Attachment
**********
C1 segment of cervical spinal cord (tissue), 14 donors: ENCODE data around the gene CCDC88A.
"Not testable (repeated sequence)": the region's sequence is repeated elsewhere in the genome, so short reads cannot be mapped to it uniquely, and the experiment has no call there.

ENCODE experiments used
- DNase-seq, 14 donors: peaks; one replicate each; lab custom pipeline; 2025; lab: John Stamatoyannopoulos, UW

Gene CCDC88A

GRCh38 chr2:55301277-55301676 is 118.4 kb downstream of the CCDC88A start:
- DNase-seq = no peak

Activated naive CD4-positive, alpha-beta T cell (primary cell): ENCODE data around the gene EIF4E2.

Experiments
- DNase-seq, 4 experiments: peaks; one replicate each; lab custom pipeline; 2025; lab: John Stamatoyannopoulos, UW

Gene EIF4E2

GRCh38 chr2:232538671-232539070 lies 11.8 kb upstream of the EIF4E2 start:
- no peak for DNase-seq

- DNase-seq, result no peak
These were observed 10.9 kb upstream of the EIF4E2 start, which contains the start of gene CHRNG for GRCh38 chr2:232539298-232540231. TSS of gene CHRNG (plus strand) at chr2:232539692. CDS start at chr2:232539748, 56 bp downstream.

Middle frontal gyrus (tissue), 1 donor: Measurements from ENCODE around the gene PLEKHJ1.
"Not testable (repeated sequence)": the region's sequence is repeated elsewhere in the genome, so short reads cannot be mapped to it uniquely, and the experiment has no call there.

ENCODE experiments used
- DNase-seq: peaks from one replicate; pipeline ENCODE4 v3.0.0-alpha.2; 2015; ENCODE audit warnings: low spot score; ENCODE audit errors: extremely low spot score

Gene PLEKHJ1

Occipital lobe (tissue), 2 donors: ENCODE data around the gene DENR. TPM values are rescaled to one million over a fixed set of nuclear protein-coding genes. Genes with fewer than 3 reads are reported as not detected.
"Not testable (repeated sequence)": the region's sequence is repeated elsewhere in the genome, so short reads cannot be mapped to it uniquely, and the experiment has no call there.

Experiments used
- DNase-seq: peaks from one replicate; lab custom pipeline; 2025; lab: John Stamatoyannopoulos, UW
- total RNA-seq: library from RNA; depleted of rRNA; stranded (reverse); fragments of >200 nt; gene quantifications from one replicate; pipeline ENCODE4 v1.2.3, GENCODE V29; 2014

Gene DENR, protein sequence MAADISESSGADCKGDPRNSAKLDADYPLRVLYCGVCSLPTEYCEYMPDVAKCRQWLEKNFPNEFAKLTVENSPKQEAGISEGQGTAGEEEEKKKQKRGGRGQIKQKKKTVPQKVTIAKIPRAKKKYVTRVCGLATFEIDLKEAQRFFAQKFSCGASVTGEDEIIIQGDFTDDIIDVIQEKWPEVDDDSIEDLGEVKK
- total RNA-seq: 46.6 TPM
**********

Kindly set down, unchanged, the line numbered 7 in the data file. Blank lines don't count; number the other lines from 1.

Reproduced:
- DNase-seq = no peak